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Eric Bledsoe's historic numbers prove Phoenix Suns faith in him

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Rick Scuteri-USA TODAY Sports

When the Phoenix Suns traded away Goran Dragic and Isaiah Thomas last week, it was clear they'd put all their eggs into the basket of young PG Eric Bledsoe.

Gone was the three-headed monster. No matter how well the three played together this year, none of them liked the arrangement of getting the ball just one-third (or less) of the time.

While Dragic and Thomas went public with their displeasure, Eric Bledsoe stayed quiet and just powered on. Some of that is because he'd sacrificed the least of the three this season. His usage rate dipped only slightly this year from 24.9 to 23.7 (% of team plays used by a player while he was on the floor) while his minutes per game actually increased to 34.2 from 32.9. And after all the fireworks, he's the only one left standing.

Why would the Suns give the reins to Bledsoe when they had the other two just as ready to handle the ball?

Thursday night's game answers that question. Against the Oklahoma City Thunder, in a highly contested matchup of two of the game's best and most physically gifted point guards, Eric Bledsoe had the game of his life.

No guard in NBA history had ever had a stat line like Bledsoe's 28 points, 13 rebounds, 9 assists and 4 blocks.

The rebounds and blocks separate him from every other PG in the game. But what's more astounding is that only seven other players in NBA history, including big men, have EVER topped that kind of stat line and not one player in the league had done it in five plus years.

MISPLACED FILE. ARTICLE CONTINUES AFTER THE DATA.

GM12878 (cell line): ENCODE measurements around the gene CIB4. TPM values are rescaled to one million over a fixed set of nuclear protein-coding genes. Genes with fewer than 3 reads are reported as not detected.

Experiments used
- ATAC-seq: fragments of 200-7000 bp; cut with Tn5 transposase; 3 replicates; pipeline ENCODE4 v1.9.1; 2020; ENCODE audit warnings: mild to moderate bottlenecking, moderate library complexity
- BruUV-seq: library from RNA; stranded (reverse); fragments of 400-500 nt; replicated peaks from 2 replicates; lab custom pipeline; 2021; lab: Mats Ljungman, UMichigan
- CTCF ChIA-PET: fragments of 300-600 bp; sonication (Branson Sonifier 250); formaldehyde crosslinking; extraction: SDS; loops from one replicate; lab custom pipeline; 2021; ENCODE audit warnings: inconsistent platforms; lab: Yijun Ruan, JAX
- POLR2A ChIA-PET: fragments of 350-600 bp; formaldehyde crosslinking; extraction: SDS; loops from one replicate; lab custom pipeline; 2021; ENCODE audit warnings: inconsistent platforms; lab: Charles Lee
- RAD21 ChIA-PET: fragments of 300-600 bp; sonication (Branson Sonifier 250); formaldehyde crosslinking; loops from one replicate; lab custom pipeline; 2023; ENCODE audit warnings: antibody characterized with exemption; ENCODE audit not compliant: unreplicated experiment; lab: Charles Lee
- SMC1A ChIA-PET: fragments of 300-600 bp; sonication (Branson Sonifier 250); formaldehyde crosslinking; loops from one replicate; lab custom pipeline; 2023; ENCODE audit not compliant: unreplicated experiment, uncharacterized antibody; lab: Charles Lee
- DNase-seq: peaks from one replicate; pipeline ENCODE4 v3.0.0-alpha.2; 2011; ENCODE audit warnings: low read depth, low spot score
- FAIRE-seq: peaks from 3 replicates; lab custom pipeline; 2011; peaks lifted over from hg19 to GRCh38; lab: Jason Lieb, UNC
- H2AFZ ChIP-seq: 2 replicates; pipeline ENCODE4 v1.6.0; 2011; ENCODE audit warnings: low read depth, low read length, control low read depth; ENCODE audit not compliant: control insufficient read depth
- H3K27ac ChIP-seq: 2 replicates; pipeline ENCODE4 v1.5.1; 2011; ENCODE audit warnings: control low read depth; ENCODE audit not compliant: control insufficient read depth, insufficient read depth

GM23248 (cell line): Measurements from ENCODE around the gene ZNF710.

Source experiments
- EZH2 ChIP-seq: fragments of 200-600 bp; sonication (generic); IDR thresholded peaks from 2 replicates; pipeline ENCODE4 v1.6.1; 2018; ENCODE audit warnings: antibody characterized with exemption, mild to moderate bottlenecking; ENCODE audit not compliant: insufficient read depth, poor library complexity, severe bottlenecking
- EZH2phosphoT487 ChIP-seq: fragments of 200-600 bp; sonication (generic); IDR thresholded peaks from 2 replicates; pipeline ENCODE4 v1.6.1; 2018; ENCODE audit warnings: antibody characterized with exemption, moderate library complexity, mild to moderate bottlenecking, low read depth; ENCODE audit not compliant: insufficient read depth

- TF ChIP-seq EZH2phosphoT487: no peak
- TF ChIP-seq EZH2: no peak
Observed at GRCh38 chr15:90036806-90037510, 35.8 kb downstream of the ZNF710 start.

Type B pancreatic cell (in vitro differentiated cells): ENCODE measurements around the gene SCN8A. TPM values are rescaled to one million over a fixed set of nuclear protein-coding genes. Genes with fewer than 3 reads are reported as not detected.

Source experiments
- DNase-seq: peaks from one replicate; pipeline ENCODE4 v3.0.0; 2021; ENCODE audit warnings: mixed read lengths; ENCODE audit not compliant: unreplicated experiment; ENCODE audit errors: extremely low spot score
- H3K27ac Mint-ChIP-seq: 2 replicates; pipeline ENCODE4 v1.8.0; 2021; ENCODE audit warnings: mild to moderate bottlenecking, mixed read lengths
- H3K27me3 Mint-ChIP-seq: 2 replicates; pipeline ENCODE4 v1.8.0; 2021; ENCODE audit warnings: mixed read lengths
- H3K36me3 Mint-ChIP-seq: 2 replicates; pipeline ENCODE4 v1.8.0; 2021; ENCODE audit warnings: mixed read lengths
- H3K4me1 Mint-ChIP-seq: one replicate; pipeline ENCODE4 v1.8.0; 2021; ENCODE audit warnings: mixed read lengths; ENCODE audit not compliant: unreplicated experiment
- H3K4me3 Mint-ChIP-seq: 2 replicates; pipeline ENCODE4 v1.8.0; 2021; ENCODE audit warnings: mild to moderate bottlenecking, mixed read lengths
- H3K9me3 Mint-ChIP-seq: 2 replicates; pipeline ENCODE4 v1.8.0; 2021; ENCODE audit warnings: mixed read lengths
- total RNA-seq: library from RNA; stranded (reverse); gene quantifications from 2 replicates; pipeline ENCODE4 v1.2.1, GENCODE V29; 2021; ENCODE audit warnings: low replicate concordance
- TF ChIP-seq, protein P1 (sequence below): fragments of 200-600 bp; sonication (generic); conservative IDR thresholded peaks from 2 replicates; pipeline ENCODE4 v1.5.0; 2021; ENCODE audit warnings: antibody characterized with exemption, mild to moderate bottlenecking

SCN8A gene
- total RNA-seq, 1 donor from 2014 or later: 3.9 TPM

bledsoe-stats-OKC

All of those players are current or future Hall of Famers.

While that was Bledsoe's best game of his career, statistically, he has been pretty incredible all season long. Only 14 NBA players have produced a triple-double (10+ of any three categories) this year, and just six of them have done it more than once.

Eric Bledsoe is one of those six who have already posted more than one triple double, and those were posted while sharing the back court duties with two other starting-quality point guards!

Bledsoe put up 16/11/10 in a big win over Dallas on December 23 and a whopping 27/16/11 against his old team the Clippers on December 8.

Notice the opponents in each of these historic games. A sure sign of a star is that Bledsoe has only increased his production against the league's best teams.

Already, he's one of only four players this year to average at least 17.3 points, 6.1 assists and 5.4 rebounds per game (Russell Westbrook, James Harden, LeBron James). Against the Western Conference's top 8 teams, Bledsoe gets even better: 19.5 points, 6.7 assists and 5.6 rebounds. The Suns have not won many of those games, but it's not Bledsoe's fault.

Sure, Bledsoe has flaws. This is only his second year as a full-time starter and he missed half of last year with a knee injury. So, he's learning on the fly how to run point guard against the league's best players.

The Suns brought in Brandon Knight from Milwaukee to still share the point guard load with Bledsoe. Knight is expected to split the playmaking and ball handling duties with Bledsoe, and has already put up 16.8 points and 4.5 assists per game since arriving last week while showing potential as a team leader on defense.

He's prone to turnovers (3.3 per game), sometimes in the most aggravating fashion such as losing his dribble in the back court. He's not a great shooter - just 33% outside the restricted area this season. He hasn't done well in final-possession situations of a tie or close game to get his shot off. And he's not a great passer - 32nd among guards who have started 20+ games this year in assist rate.

But Eric Bledsoe is one of the league's best overall players.

And at just 25 years old and armed with another four guaranteed years on this contract, we get to watch him improve by the game.